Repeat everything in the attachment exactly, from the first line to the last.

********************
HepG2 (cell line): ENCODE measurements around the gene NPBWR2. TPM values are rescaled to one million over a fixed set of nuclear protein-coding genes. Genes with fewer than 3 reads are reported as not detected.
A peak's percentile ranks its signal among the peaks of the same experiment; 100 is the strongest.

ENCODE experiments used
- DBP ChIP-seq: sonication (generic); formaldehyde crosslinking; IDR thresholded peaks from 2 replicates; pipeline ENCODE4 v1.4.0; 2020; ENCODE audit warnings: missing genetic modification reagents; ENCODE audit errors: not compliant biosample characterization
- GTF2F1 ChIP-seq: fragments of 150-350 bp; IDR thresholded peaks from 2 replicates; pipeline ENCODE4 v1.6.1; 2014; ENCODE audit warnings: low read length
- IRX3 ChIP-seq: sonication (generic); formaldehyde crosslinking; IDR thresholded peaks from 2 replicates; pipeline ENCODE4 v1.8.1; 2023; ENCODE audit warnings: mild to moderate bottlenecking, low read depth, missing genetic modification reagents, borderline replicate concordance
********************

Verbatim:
HepG2 (cell line): ENCODE measurements around the gene NPBWR2. TPM values are rescaled to one million over a fixed set of nuclear protein-coding genes. Genes with fewer than 3 reads are reported as not detected.
A peak's percentile ranks its signal among the peaks of the same experiment; 100 is the strongest.

ENCODE experiments used
- DBP ChIP-seq: sonication (generic); formaldehyde crosslinking; IDR thresholded peaks from 2 replicates; pipeline ENCODE4 v1.4.0; 2020; ENCODE audit warnings: missing genetic modification reagents; ENCODE audit errors: not compliant biosample characterization
- GTF2F1 ChIP-seq: fragments of 150-350 bp; IDR thresholded peaks from 2 replicates; pipeline ENCODE4 v1.6.1; 2014; ENCODE audit warnings: low read length
- IRX3 ChIP-seq: sonication (generic); formaldehyde crosslinking; IDR thresholded peaks from 2 replicates; pipeline ENCODE4 v1.8.1; 2023; ENCODE audit warnings: mild to moderate bottlenecking, low read depth, missing genetic modification reagents, borderline replicate concordance